Raw, rugged and remote, this off-the-beaten-track region has for centuries been isolated – both geographically and culturally – from the Mongol heartland. With its glacier-wrapped mountains, shimmering salt lakes and the hardy culture of nomads, falconry and cattle rustling, western Mongolia is, in many ways, a timeless slice of Central Asia.
Eastern Mongolia is where heaven and earth fuse into one part – a boundless blue sky colliding with an equally limitless sea of green. The occasional wooden shack or ger reminds you that humans do inhabit this enormous landscape, but for the most part it’s an unspoilt amphitheatre of bounding gazelle, scurrying marmots and jeep tracks that squiggle endlessly into the distance.
If Switzerland and Montana were to have a love child, Khövsgöl would be it. It is a land of thick forests, rushing rivers, sparkling lakes, rugged mountains. and endless taiga. It does rain a lot during summer, but this only adds to the scenery: rainbows hang over meadows dotted with white gers, grazing horses and yaks.
Travelling to Mongolia’s westernmost aimag gives one the distinct feeling of reaching the end of the road, if not the end of the earth. High, dry, rugged and raw, the isolated, oddly shaped aimag follows the arc of the Mongol Altai Nuruu as it rolls out of Central Asia towards the barren wastes of the Dzungarian Basin.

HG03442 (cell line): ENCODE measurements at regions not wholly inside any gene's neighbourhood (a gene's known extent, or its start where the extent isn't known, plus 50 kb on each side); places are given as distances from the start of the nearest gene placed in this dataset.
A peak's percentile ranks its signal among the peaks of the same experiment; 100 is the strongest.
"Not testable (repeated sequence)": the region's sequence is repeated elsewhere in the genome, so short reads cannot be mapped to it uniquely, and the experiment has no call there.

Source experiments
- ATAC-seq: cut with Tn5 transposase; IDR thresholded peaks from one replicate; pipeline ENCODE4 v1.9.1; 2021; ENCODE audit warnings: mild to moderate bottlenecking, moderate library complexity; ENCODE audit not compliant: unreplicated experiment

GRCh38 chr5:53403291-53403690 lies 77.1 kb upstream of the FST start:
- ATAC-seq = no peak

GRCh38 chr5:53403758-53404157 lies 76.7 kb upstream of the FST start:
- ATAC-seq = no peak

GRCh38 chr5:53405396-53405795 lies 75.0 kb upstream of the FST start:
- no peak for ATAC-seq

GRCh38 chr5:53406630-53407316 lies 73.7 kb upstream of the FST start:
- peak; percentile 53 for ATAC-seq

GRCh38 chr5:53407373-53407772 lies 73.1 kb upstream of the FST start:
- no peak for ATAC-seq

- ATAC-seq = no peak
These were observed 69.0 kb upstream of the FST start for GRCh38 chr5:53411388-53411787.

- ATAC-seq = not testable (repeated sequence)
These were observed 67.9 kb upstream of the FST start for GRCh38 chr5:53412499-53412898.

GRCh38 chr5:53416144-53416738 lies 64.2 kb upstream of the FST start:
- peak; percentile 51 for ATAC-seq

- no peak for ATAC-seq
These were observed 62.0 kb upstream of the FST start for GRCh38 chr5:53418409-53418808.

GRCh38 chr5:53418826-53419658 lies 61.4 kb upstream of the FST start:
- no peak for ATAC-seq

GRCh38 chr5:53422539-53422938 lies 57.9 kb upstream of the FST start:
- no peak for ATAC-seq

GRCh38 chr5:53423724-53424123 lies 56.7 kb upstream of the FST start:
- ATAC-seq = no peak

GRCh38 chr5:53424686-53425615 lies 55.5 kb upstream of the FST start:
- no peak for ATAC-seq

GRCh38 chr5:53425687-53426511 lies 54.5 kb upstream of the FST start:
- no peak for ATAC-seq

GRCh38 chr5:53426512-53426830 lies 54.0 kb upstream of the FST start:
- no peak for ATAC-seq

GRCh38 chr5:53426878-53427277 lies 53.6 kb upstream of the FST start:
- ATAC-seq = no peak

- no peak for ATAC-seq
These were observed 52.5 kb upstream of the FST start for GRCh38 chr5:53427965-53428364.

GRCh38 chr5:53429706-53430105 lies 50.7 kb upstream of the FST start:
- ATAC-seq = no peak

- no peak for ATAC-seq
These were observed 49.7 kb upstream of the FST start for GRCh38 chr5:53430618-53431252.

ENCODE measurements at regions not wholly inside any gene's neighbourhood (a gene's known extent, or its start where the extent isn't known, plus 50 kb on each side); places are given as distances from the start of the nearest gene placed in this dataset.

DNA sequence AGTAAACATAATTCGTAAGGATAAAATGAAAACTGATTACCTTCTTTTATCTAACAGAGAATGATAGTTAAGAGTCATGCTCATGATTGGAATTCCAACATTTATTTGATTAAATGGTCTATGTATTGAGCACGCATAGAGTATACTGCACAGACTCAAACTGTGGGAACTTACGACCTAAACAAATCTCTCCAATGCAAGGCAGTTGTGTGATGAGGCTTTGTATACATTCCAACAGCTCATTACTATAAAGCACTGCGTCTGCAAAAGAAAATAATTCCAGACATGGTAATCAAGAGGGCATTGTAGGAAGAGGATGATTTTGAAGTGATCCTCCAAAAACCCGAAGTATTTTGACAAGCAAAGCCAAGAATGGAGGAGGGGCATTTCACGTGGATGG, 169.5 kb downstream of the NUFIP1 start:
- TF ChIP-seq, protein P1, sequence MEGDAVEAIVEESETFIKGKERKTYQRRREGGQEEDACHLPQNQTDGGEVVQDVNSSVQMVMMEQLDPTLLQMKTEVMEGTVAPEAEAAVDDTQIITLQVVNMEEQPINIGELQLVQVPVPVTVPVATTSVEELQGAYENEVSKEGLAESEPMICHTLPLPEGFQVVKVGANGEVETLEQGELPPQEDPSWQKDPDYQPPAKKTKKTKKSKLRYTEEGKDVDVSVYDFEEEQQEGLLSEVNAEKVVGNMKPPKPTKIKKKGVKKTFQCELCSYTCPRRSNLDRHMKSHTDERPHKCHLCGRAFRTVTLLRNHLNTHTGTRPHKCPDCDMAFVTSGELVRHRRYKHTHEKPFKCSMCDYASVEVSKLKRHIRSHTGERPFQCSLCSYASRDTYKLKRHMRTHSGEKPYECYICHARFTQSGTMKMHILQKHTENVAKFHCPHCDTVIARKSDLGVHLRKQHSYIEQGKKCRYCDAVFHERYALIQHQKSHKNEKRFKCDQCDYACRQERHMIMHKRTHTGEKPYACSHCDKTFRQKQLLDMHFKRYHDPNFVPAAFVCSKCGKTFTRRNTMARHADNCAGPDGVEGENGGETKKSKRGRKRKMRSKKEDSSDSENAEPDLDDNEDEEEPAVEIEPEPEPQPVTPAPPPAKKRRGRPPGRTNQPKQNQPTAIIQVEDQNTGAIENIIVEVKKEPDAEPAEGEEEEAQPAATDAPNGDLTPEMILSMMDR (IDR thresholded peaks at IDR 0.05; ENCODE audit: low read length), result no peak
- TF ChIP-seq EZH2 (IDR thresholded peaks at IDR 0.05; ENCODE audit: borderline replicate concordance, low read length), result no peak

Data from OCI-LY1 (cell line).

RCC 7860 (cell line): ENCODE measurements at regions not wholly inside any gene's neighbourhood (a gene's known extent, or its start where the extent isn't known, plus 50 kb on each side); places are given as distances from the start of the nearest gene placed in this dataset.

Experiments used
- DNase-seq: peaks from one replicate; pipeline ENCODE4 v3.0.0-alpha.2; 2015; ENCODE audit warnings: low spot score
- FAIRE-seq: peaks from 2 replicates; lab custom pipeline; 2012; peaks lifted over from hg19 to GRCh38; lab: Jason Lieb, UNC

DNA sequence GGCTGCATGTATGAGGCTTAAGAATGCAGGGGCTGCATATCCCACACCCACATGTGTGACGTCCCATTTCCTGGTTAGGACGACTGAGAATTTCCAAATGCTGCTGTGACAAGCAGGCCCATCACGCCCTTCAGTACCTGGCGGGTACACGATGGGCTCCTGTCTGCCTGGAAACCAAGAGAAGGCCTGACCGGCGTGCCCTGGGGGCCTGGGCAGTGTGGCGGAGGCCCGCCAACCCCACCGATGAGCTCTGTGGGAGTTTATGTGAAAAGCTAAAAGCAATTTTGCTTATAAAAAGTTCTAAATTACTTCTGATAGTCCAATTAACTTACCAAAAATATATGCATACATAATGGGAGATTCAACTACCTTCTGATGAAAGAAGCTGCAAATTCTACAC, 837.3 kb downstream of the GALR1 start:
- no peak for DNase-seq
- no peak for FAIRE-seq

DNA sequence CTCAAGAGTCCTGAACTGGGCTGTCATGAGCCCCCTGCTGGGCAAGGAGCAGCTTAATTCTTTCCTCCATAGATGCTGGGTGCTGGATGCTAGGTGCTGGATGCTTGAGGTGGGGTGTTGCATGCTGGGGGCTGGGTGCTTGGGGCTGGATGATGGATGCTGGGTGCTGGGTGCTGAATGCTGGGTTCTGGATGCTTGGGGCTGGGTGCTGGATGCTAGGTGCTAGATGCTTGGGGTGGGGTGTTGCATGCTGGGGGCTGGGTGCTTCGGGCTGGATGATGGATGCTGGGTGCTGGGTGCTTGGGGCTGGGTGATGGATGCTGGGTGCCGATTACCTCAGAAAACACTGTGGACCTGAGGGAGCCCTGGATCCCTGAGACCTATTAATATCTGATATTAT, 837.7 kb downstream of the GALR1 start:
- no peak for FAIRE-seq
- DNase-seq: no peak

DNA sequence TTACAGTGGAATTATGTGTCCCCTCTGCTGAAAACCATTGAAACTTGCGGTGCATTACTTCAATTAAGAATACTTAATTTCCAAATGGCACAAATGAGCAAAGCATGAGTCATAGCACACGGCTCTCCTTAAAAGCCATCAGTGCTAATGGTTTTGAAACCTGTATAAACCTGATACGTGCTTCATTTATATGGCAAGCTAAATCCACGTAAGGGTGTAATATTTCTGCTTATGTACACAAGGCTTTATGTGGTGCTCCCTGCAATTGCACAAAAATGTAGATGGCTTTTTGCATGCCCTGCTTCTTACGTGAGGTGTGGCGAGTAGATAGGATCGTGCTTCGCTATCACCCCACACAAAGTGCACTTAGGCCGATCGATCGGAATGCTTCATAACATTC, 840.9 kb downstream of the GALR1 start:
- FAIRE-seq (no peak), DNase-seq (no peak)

Ömnögov (southern Gobi) is the largest aimag in Mongolia, and has a population density of only 0.4 people per square kilometre. With an average annual precipitation of only 130mm a year, and summer temperatures reaching an average of 38°C, this is the driest, hottest and harshest region in the entire country; it’s not hard to see why humans prefer to live elsewhere.
The ‘Central’ province surrounds Ulaanbaatar (UB) and its forested mountains offer a welcome escape from the city. Popular but picturesque Gorkhi-Terelj National Park is great for horse-trekking, hiking and camping, and it's only an hour or so away by bus! Further afield, you can spot takhi (wild horses) at Khustain National Park.
Most visitors to northern Mongolia charge through Bulgan aimag en route to more popular sights such as Khövsgöl Nuur and Amarbayasgalant Khiid, but travellers with a bit of time on their hands can find some interesting, rarely visited sights in Bulgan, as well as some beautiful scenery that makes for nice cycle touring.